This semester I am teaching a class I developed called Transformative Learning and Technology Literacies based on Mezirow’s concepts of transformative learning as a framework to study the impact of Learning 2.0 on library staff. ‘Education that fosters critically reflective thought, imaginative problem posing, and discourse is learner-centered, participatory, and interactive, and it involves group deliberation and group problem solving’ (1997, p. 10). In the Australian study, we discovered that program ‘champions’, those designated as helpers for staff in each department were beneficial to the process as were group work on the modules.

For my class, we partner with library sites globally and groups of students act as champions themselves, developing and implementing a miniature Learning 2.0 program. This semester, I’m excited that two of our site libraries are in Australia, as the CAVAL project comes full circle to influencing the learning of library staffs three years later. We also partnered with the American School in Japan to deliver an augmented version of Learning 2.0 for the staff of the school library there. This program will feature an exploration of emerging technologies with individual reflections posted to Twitter and group blogging activities to reflect on the impact of these technologies on teaching and learning.

Transformative learning ‘requires that new information be incorporated … into an already well developed … frame of reference, an active process involving thought, feelings, and disposition’ (Mezirow 1997, p. 10) with the potential to dramatically impact the learning process. With each new idea, affordance or thought, learners amend and expand their paradigm, reframing their view of the world.

I tell my students the class and the Learning 2.0 project will be fun, messy, chaotic and can seem rather daunting, but I promise them they will learn. I think we could say the same for learning in our own organisations and for learning in general. Space for learning should be safe and encourage play and exploration — along with those comes chaos and messiness. Creativity can be encouraged as well. Mobile devices and applications make this an even easier task.

Going mobile

I look to the Horizon Report published by the New Media Consortium and EDUCAUSE each year for insights on what technologies are impacting teaching and learning this year is no exception and examining what the various reports say can be beneficial to understanding how our students learn. Although focused on higher education, we can learn a lot from these reports. For example, the report focused on tertiary education in Australia points to some of the same technologies that will be impacting K–12. These include cloud computing, mobile devices/applications and tablets. All of these technologies share a common ground: portable, everywhere access.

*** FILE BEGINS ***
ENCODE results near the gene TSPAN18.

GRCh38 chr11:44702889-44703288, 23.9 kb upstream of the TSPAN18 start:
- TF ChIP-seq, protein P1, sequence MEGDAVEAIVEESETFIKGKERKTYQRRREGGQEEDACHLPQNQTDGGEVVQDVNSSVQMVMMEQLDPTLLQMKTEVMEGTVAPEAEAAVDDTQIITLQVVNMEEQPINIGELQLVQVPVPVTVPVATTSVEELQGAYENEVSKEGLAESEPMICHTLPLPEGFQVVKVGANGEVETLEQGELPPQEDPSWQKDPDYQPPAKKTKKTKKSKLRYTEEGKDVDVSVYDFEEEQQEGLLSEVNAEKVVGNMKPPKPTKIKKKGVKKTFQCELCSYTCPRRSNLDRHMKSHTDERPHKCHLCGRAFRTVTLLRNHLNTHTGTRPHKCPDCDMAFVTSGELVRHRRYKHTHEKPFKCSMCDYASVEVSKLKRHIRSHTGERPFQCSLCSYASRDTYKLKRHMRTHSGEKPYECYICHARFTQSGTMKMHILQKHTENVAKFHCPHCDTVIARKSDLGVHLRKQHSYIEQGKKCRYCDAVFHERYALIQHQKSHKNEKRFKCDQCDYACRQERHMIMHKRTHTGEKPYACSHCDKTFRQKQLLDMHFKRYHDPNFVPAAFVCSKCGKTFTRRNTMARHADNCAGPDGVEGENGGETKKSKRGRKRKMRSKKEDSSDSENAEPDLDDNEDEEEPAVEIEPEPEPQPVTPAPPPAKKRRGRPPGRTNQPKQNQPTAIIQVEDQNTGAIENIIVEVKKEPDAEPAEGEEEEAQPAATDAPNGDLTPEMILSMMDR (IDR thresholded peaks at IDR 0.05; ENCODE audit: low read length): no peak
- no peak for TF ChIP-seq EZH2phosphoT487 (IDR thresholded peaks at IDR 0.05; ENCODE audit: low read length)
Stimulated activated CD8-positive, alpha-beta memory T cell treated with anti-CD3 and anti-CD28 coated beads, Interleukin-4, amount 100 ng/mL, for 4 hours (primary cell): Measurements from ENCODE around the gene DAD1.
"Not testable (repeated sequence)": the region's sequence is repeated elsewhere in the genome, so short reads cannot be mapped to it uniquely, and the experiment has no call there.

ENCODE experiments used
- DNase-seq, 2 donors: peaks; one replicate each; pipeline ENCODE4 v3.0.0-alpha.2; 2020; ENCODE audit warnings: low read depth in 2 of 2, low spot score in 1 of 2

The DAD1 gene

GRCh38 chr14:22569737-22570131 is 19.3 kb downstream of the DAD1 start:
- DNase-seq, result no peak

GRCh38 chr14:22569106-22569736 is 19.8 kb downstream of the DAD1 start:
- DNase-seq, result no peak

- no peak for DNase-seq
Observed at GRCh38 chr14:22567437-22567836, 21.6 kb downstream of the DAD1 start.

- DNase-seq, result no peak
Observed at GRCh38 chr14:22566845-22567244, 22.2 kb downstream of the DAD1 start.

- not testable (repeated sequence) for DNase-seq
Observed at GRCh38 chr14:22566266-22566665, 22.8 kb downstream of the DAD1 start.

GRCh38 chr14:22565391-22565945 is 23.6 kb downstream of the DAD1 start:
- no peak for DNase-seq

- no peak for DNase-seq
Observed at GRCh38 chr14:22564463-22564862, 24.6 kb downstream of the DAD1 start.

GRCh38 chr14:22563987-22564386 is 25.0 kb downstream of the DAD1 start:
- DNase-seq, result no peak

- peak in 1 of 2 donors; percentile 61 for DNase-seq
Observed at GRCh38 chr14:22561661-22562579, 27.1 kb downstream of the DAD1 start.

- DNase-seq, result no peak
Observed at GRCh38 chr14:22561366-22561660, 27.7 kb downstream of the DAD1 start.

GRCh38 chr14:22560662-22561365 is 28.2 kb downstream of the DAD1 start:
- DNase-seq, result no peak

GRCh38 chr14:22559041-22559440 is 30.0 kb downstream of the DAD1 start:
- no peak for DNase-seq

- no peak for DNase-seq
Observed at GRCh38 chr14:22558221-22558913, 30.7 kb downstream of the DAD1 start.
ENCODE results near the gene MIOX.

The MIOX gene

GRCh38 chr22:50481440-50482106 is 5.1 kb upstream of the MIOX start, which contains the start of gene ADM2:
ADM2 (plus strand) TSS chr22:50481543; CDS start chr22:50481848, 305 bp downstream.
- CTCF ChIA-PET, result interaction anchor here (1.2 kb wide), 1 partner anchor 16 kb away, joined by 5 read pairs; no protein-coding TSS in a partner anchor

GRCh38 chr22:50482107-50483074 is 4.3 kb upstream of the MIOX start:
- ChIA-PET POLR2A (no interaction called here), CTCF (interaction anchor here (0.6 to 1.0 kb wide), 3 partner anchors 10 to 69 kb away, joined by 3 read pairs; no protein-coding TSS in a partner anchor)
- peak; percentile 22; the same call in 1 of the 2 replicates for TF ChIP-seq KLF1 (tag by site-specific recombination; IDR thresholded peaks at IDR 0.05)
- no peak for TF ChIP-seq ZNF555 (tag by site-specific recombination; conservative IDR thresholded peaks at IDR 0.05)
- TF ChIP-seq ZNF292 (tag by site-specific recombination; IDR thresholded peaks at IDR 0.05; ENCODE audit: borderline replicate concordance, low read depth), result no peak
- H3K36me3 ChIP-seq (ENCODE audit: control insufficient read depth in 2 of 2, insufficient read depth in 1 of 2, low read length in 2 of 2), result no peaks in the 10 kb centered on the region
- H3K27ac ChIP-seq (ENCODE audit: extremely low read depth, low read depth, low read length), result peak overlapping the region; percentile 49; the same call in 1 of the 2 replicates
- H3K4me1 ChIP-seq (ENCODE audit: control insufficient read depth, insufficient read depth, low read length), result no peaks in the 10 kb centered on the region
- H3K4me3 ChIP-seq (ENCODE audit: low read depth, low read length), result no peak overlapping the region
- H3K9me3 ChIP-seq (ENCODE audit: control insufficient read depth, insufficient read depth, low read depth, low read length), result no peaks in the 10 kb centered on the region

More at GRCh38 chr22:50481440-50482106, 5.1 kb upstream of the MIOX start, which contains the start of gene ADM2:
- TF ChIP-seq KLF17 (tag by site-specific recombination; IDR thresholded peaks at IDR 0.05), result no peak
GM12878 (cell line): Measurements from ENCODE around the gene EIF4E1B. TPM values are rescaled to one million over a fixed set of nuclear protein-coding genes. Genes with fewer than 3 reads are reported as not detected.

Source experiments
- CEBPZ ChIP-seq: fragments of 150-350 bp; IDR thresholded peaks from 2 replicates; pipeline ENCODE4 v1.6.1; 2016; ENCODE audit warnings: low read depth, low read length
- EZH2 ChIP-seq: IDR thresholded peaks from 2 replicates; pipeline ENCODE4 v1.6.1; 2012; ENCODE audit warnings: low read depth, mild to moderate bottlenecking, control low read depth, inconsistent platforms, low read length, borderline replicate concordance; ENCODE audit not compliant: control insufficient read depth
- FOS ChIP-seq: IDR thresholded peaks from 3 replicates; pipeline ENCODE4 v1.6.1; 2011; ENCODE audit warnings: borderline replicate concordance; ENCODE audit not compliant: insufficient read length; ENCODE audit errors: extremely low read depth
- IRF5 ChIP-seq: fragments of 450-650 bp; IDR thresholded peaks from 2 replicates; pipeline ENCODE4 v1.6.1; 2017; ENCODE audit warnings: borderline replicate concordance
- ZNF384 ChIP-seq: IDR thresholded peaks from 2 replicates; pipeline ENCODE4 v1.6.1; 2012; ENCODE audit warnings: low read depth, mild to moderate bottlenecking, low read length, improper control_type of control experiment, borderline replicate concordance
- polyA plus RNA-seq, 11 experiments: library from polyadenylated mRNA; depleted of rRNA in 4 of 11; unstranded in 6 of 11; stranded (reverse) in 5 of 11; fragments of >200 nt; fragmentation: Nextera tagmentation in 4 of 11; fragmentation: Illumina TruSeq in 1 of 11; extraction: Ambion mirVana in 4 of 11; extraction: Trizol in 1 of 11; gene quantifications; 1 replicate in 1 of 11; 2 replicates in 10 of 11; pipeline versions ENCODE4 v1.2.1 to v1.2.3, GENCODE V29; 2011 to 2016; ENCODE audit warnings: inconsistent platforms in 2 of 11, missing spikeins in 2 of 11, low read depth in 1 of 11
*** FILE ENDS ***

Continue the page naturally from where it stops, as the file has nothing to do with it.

The Horizon Report for K–12 education describes the impact of mobile devices and applications and says ‘once banned from the classroom, mobile devices and apps have become such a compelling tools that schools are beginning to rethink standing policies, and some are even beginning to implement “bring your own device” (BYOD) programs’. Students, they report, want to use their own technology in their learning.

Mobile devices and applications can also transform the process of discovery for ourselves and our students. Not only can access occur anywhere, but the possibilities for learning and sharing creative projects grows. Have you created a digital story with photos snapped on a smartphone or other device? How about a video sharing a new idea or plan you are using in your practice? In the hands of youth, a mobile device can be a powerful tool for expression and discovery. Let them tell their own story via images, video or sound. Turn assignments upside down with the inclusion of a media-based component. Work with teachers to help them understand the potential.

Personal learning networks

Richardson and Mancabelli (2011) define learning networks as ‘the rich set of connections each of us can make to people in both our online and offline worlds who help us with our learning pursuits (p. 21).’ Creating a model of a personal learning network (PLN), Rajagopal et al. describe it as such: